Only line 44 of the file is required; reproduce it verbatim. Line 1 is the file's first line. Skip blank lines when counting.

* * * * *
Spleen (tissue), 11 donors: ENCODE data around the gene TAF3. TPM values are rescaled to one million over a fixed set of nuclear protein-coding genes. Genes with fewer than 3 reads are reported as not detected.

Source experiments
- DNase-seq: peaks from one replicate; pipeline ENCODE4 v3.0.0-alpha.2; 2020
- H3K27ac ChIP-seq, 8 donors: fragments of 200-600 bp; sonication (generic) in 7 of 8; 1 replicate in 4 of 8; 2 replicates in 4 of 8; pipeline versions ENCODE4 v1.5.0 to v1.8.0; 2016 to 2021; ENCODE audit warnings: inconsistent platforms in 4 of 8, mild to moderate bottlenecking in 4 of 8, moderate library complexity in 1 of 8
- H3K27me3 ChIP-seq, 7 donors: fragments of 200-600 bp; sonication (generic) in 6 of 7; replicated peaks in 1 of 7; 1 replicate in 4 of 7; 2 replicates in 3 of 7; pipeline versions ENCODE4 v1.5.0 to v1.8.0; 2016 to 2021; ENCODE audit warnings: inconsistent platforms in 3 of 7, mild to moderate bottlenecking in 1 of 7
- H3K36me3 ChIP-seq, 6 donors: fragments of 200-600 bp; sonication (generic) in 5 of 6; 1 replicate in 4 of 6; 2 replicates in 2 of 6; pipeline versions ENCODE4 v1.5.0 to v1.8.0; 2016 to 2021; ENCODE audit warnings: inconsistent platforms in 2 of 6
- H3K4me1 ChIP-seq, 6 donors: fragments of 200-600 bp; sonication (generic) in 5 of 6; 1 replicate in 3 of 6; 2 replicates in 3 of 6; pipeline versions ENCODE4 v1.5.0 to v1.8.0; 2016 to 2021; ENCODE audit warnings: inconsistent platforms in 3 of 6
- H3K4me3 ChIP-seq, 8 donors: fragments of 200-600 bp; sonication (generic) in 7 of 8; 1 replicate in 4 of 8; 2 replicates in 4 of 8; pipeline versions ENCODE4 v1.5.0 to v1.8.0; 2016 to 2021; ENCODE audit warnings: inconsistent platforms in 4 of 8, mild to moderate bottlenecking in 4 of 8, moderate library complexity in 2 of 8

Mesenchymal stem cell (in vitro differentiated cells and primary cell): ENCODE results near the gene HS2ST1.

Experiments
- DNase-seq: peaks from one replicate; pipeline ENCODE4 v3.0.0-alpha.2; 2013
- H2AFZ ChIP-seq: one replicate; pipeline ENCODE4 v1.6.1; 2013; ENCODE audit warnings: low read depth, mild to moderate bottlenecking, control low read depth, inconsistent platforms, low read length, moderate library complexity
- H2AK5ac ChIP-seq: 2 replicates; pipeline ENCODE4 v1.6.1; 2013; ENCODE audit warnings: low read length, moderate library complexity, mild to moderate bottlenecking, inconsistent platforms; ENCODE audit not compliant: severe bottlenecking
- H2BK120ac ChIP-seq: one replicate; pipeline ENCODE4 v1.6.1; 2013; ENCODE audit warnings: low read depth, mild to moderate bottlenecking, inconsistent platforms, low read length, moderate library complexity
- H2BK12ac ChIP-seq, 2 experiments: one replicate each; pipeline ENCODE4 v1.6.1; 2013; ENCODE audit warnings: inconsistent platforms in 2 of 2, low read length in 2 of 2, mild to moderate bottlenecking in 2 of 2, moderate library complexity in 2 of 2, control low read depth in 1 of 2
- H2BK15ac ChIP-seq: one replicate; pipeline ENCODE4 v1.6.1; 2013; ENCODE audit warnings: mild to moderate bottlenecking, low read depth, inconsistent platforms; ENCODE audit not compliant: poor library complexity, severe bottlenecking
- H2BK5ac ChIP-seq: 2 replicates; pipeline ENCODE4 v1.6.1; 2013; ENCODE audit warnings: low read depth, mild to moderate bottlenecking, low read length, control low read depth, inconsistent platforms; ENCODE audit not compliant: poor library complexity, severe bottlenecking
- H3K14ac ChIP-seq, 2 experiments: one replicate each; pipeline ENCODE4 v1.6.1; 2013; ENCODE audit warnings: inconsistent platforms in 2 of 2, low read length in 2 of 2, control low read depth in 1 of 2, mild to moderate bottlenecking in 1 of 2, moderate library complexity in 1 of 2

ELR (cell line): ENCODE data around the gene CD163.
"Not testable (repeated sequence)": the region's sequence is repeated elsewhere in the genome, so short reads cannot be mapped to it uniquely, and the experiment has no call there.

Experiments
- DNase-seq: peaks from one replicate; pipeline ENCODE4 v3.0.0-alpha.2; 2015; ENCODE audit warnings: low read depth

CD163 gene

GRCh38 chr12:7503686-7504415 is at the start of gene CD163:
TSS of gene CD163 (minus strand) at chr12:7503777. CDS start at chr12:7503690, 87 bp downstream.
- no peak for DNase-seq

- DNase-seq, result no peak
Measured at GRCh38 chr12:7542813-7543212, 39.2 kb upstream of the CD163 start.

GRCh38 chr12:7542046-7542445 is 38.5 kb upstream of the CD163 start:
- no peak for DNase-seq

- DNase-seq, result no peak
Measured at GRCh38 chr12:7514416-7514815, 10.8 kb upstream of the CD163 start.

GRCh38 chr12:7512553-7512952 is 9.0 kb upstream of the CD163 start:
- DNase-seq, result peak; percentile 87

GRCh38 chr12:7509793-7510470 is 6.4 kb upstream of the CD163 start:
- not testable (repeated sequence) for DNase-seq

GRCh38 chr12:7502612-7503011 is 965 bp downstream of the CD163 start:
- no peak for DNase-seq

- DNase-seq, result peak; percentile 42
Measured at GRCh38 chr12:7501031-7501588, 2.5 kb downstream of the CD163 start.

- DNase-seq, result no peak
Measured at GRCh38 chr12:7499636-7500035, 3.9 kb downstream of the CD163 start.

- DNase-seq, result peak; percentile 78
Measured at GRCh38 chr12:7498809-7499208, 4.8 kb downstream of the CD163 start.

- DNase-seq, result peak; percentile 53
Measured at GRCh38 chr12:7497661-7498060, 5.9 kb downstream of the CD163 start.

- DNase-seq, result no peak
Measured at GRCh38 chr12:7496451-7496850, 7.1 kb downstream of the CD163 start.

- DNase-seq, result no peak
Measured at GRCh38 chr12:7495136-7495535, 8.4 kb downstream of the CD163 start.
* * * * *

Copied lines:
Measured at GRCh38 chr12:7498809-7499208, 4.8 kb downstream of the CD163 start.